EGU General Assembly 2021
© Author(s) 2021. This work is distributed under
the Creative Commons Attribution 4.0 License.

Changes in surface level NO2 in the UK during the COVID-19 pandemic compared to predicted 2020 concentrations and the impact on O3.

Rhianna Evans1, James Lee1,2, and Will Drysdale1,2
Rhianna Evans et al.
  • 1University of York, Chemistry, United Kingdom of Great Britain – England, Scotland, Wales (
  • 2National Centre for Atmospheric Science, University of York

Governments worldwide have used non pharmaceutical interventions known as lockdowns to contain the spread of the coronavirus pandemic, leading to a mass reduction in road traffic and international travel as working from home becomes the new normal. As a result, primary emissions of nitrogen oxides are expected to have largely decreased. A study of the UK’s first lockdown (Lee et al. 2020) used historical averages, taken between 2015 and 2019, as a baseline for comparison. This method is simplistic however does not fully account for the year to year meteorological variation. The UK’s first national lockdown was announced on 23rd March 2020 extending to 31st May 2020 and by mid-April traffic was reduced by 70% compared to normal according to the Department for Transport. We examined NO2 and O3, measured by the UK’s Automatic Urban and Rural Network for the year 2020 consisting of 65 urban traffic and 61 urban background sites, for the lockdown period from 2000 to 2020. Between 2000 and 2019 NO2 decreased by an average of 0.88 and 0.49 μg m-3 per year at urban traffic and urban background sites respectively. In 2020, the lockdown caused a 20 μg m-3 decrease in NO2 at urban traffic sites, an equivalent of 26 years at the previous rate.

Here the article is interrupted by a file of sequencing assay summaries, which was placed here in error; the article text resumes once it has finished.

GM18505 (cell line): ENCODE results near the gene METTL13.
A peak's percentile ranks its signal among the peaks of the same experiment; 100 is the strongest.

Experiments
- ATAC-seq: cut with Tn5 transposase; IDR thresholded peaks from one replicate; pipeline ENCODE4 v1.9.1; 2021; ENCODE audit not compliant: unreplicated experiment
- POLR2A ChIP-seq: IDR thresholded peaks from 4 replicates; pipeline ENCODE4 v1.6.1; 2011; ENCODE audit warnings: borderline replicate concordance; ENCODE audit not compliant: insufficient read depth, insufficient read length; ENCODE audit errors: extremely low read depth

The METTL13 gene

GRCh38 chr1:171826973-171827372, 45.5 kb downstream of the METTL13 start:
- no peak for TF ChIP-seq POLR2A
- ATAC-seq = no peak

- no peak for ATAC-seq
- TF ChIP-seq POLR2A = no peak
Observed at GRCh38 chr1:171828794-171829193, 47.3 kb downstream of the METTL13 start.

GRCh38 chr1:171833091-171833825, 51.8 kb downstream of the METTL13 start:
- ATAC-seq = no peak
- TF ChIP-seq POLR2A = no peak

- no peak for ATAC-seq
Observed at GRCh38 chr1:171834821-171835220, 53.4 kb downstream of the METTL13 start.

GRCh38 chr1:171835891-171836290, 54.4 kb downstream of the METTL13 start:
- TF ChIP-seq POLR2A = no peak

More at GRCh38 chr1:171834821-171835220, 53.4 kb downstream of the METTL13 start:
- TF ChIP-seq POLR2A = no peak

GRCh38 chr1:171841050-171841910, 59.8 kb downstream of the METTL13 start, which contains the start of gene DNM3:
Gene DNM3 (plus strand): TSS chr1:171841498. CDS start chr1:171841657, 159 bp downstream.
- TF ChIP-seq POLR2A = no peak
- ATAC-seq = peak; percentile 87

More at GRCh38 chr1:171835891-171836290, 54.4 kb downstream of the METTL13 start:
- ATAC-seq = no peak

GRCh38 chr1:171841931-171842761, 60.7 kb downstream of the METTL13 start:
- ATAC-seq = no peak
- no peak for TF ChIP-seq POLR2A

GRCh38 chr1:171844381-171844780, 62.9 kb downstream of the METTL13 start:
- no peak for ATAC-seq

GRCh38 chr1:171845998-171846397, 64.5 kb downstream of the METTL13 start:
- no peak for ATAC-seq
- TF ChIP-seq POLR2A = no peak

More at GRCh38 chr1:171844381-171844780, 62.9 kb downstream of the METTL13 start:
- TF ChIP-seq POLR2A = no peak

To improve on the previous method, we have constructed random forest models to simulate business as usual NO2 and O3 concentrations at AURN sites in 9 cities, allowing changes in meteorology to be fully accounted for. These simulations were then compared to lockdown measurements in 2020. We observed an average 55% decrease in NO2 however O3 concentrations were elevated with an average 29% increase. The total oxidant, Ox, (sum of NO2 and O3) experienced marginal change (< 1%) indicating the changes in NO2 and O3 were largely due to photochemical repartitioning. This has highlighted the importance of O3 in urban locations in a future low NOx environment in the UK when electric vehicle fleets are adopted. 


Lee et al., Atmos. Chem. Phys., 2020, 20, 15743 – 15759

How to cite: Evans, R., Lee, J., and Drysdale, W.: Changes in surface level NO2 in the UK during the COVID-19 pandemic compared to predicted 2020 concentrations and the impact on O3., EGU General Assembly 2021, online, 19–30 Apr 2021, EGU21-8359,, 2021.

Corresponding presentation materials formerly uploaded have been withdrawn.